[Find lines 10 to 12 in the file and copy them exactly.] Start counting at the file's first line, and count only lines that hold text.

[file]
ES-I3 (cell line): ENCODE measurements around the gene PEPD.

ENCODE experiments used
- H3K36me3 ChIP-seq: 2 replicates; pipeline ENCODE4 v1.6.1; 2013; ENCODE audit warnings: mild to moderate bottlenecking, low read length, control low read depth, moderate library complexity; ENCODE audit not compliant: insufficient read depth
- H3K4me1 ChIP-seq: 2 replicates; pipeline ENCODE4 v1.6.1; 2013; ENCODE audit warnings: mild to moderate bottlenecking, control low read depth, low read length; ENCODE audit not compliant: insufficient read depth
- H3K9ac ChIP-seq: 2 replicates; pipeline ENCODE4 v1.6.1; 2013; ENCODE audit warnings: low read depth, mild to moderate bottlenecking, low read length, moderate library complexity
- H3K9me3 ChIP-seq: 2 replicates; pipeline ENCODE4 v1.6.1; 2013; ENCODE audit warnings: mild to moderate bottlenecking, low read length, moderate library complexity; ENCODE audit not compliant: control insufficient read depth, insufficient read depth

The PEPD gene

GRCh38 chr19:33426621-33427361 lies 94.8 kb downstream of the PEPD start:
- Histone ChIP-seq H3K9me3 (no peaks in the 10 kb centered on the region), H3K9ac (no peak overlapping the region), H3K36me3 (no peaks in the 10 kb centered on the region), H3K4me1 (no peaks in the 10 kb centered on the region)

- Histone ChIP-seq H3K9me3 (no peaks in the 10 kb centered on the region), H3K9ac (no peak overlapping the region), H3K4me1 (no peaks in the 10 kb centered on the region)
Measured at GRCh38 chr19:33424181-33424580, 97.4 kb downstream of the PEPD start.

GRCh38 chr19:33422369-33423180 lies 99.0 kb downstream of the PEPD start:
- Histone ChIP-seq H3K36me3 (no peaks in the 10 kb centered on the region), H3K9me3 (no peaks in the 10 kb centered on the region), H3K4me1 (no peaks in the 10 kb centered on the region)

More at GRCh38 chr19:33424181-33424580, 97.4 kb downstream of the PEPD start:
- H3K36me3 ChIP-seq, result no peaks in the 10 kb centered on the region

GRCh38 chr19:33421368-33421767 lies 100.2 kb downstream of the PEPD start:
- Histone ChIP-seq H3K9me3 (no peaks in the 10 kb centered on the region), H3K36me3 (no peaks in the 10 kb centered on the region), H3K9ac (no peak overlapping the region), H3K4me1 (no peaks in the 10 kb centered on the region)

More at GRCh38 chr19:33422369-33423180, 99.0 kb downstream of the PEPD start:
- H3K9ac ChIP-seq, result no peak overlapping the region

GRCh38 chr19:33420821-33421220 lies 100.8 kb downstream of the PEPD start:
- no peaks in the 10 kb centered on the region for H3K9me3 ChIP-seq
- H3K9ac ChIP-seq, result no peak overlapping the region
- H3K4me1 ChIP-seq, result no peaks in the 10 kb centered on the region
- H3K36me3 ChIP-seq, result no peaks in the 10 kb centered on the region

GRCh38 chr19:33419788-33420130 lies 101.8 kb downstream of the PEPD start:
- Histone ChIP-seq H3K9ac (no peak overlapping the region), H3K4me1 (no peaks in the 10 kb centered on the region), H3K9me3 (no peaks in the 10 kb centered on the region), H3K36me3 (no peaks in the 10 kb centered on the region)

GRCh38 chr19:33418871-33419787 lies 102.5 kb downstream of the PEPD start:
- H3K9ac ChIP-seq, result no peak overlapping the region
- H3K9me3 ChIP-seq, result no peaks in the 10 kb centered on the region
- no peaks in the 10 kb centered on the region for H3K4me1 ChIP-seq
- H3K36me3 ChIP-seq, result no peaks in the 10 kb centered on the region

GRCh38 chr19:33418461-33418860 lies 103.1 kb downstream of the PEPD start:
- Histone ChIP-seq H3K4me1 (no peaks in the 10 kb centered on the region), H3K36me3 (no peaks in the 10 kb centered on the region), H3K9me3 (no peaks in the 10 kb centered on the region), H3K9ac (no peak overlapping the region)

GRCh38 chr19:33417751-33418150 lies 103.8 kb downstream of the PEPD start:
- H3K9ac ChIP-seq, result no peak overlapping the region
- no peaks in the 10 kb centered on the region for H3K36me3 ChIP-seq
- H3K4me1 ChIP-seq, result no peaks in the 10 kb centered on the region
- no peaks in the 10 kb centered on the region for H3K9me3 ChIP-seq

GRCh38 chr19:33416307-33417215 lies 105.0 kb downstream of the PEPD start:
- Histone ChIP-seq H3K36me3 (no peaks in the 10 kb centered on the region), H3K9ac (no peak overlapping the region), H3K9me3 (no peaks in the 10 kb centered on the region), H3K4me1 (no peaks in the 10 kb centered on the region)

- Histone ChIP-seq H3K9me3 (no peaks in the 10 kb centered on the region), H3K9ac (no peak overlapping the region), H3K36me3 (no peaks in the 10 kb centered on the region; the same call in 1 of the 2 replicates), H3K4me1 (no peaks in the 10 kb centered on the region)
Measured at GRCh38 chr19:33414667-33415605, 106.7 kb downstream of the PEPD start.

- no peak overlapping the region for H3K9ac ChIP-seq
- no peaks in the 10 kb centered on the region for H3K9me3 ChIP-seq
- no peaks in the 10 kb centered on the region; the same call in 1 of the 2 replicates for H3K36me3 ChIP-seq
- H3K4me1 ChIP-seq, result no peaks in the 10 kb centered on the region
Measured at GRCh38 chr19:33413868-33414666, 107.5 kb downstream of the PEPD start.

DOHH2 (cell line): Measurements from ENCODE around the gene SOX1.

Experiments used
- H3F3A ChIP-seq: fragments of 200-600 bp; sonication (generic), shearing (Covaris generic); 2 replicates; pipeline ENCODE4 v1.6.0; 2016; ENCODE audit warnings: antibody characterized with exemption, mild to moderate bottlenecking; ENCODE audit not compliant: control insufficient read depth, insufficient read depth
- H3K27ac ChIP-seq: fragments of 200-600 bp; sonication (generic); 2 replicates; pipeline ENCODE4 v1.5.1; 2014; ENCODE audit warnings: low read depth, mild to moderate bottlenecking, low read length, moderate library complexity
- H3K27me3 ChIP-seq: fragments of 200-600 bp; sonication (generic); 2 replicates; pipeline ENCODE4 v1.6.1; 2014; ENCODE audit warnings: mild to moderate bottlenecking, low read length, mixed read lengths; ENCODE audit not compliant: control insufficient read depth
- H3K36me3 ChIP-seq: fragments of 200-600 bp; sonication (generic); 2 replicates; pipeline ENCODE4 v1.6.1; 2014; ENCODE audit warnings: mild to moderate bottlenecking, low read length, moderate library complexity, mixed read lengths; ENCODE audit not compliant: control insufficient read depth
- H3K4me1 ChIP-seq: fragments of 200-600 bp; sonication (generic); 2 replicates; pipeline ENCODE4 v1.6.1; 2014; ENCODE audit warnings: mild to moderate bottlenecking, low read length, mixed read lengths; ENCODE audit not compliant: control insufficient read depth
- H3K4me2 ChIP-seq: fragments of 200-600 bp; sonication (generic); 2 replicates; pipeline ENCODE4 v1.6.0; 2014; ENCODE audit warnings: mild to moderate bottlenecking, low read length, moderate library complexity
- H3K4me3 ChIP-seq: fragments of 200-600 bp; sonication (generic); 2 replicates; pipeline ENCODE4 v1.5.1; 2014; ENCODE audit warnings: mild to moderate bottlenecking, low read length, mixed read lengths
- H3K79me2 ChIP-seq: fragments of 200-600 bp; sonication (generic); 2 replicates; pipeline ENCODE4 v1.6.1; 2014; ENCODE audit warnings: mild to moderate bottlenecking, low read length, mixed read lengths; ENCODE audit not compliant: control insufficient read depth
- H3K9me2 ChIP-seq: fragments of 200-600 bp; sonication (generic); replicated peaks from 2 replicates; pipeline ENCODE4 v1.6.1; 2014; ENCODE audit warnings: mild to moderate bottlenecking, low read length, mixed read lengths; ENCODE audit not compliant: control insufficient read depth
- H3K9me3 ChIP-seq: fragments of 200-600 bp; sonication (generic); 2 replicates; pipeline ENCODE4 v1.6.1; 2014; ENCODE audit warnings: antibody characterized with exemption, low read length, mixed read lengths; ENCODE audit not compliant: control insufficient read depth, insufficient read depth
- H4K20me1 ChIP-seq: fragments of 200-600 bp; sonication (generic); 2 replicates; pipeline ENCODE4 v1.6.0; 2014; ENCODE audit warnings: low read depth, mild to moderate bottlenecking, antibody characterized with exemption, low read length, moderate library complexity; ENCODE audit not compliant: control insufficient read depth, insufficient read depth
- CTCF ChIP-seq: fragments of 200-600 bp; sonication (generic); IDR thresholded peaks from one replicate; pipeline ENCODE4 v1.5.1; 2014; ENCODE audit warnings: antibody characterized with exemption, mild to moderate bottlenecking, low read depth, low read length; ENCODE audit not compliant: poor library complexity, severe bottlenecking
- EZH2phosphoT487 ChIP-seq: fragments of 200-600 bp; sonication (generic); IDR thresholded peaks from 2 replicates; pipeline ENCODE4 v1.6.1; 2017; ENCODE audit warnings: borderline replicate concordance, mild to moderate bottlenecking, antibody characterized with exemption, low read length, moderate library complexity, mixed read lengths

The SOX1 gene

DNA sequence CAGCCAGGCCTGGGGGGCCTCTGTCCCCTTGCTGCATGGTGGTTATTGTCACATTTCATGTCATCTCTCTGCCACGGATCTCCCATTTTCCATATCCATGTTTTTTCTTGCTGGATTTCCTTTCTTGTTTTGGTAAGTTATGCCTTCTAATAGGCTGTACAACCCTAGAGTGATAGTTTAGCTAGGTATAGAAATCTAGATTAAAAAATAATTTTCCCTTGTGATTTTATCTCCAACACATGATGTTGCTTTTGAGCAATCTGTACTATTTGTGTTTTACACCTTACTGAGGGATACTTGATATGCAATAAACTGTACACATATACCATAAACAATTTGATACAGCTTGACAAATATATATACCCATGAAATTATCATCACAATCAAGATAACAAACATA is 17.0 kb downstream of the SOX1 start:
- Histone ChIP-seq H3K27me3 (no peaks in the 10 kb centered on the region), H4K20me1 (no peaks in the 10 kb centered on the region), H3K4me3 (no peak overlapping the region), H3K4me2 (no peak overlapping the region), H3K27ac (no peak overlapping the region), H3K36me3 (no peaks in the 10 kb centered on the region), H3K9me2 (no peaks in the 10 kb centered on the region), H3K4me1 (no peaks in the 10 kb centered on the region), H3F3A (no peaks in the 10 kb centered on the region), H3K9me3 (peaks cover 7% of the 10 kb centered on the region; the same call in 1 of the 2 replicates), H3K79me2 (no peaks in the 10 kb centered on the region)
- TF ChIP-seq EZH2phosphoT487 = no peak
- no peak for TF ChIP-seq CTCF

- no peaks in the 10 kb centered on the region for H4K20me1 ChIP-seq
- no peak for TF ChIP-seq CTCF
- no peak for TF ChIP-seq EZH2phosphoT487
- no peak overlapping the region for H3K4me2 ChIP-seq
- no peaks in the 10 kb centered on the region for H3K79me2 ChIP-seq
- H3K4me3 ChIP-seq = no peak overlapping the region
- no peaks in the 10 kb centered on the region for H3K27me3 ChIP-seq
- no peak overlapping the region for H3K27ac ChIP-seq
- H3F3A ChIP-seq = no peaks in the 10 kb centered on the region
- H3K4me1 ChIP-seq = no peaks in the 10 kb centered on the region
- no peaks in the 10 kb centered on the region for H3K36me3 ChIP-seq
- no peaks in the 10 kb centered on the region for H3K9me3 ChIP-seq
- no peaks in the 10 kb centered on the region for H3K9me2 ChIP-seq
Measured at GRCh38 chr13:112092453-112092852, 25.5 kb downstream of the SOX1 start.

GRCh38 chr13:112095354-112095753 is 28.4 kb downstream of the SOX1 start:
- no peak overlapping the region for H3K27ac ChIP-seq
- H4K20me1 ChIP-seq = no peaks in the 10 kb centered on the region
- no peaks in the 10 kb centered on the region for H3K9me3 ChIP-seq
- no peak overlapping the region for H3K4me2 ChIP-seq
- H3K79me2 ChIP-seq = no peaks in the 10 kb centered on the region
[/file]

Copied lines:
- Histone ChIP-seq H3K9me3 (no peaks in the 10 kb centered on the region), H3K9ac (no peak overlapping the region), H3K4me1 (no peaks in the 10 kb centered on the region)
Measured at GRCh38 chr19:33424181-33424580, 97.4 kb downstream of the PEPD start.

GRCh38 chr19:33422369-33423180 lies 99.0 kb downstream of the PEPD start: